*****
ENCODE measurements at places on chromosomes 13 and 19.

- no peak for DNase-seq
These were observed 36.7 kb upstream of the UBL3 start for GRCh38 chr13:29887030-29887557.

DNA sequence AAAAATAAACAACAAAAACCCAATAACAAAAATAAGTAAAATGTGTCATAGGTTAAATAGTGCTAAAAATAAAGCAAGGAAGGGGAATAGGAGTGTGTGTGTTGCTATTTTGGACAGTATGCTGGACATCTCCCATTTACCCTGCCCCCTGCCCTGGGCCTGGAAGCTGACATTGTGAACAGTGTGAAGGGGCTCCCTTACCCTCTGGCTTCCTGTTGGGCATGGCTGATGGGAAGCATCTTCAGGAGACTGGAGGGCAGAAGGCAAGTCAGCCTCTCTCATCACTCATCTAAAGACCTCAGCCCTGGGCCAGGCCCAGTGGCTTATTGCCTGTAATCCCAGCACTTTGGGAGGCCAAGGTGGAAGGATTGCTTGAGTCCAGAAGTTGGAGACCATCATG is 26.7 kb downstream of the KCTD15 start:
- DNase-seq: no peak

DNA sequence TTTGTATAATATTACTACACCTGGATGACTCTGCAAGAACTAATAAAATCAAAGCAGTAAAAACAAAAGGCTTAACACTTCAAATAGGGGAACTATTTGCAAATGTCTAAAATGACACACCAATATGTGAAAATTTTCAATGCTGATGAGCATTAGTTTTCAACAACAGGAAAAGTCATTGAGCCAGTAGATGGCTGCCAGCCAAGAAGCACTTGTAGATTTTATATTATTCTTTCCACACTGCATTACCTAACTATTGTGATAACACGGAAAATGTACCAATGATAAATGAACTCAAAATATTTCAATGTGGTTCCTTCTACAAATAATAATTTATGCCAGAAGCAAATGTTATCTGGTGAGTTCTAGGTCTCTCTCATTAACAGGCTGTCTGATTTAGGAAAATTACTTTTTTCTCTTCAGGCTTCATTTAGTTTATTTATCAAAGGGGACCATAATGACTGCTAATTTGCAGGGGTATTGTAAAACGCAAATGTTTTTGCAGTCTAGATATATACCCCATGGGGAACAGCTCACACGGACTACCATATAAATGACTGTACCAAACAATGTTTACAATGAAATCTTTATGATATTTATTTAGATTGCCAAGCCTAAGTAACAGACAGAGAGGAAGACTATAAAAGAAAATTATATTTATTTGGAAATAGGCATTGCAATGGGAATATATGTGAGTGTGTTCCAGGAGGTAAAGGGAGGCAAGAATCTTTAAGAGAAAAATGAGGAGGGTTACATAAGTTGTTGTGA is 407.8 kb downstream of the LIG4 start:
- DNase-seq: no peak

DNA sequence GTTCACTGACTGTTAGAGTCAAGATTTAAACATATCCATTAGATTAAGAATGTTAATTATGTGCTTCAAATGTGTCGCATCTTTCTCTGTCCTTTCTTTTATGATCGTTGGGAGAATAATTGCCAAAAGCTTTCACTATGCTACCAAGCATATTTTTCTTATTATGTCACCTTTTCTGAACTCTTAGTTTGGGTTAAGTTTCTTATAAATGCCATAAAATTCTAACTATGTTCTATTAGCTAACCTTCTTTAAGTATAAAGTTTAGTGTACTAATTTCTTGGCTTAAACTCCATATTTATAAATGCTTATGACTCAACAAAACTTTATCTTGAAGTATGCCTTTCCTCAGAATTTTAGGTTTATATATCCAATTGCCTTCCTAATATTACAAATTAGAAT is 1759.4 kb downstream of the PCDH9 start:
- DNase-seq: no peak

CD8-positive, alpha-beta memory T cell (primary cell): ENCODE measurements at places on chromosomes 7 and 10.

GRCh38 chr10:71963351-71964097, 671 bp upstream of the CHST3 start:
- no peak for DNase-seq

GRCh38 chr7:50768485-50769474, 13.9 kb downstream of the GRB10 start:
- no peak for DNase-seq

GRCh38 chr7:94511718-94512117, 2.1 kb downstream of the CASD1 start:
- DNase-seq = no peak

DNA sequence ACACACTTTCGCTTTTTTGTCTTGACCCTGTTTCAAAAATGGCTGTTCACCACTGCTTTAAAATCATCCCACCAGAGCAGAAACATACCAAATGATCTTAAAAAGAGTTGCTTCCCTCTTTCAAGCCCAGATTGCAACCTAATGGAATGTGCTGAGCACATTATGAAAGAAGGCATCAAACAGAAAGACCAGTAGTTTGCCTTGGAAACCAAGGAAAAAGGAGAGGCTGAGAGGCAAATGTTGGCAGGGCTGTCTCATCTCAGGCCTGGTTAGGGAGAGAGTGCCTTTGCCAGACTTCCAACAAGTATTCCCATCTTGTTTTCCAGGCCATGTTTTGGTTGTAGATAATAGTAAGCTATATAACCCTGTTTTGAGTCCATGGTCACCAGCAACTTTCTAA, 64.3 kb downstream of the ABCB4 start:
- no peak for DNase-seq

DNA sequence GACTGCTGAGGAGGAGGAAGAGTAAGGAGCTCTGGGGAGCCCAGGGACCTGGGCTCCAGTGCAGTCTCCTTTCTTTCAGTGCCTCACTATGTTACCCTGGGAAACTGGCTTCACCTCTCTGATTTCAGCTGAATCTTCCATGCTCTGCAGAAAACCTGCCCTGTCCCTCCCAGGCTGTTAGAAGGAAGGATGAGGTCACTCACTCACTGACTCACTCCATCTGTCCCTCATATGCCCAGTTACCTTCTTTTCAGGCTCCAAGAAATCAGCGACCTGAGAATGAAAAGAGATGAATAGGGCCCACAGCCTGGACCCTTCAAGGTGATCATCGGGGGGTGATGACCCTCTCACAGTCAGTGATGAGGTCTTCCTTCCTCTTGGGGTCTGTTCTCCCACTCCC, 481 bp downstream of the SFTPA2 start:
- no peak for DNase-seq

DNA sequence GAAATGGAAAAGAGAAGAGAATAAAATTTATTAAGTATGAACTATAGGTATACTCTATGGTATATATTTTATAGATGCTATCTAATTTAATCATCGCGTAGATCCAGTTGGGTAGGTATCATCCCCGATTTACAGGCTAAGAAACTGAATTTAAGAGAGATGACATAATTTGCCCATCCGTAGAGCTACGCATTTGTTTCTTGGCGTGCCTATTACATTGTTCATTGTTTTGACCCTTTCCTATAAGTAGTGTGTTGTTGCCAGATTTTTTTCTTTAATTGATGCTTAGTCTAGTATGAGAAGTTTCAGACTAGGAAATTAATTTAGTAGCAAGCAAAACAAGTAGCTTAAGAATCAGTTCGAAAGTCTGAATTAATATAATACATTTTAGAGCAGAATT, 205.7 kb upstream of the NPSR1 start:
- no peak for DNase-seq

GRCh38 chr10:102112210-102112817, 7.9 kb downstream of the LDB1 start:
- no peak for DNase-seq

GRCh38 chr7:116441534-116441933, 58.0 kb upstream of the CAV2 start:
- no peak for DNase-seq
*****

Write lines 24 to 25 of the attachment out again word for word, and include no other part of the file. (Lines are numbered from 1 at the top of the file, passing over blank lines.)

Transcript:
- no peak for DNase-seq

GRCh38 chr7:116441534-116441933, 58.0 kb upstream of the CAV2 start: